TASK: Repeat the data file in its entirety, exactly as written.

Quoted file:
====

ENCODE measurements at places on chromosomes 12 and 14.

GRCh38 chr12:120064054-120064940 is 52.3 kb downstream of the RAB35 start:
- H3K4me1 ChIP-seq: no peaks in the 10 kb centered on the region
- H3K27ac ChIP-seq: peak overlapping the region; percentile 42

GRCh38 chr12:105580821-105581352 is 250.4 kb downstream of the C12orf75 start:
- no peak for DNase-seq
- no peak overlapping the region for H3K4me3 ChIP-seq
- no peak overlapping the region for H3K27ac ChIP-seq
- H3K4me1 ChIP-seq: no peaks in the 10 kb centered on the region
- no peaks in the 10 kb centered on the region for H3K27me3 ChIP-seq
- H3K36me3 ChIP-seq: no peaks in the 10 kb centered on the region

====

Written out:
ENCODE measurements at places on chromosomes 12 and 14.

GRCh38 chr12:120064054-120064940 is 52.3 kb downstream of the RAB35 start:
- H3K4me1 ChIP-seq: no peaks in the 10 kb centered on the region
- H3K27ac ChIP-seq: peak overlapping the region; percentile 42

GRCh38 chr12:105580821-105581352 is 250.4 kb downstream of the C12orf75 start:
- no peak for DNase-seq
- no peak overlapping the region for H3K4me3 ChIP-seq
- no peak overlapping the region for H3K27ac ChIP-seq
- H3K4me1 ChIP-seq: no peaks in the 10 kb centered on the region
- no peaks in the 10 kb centered on the region for H3K27me3 ChIP-seq
- H3K36me3 ChIP-seq: no peaks in the 10 kb centered on the region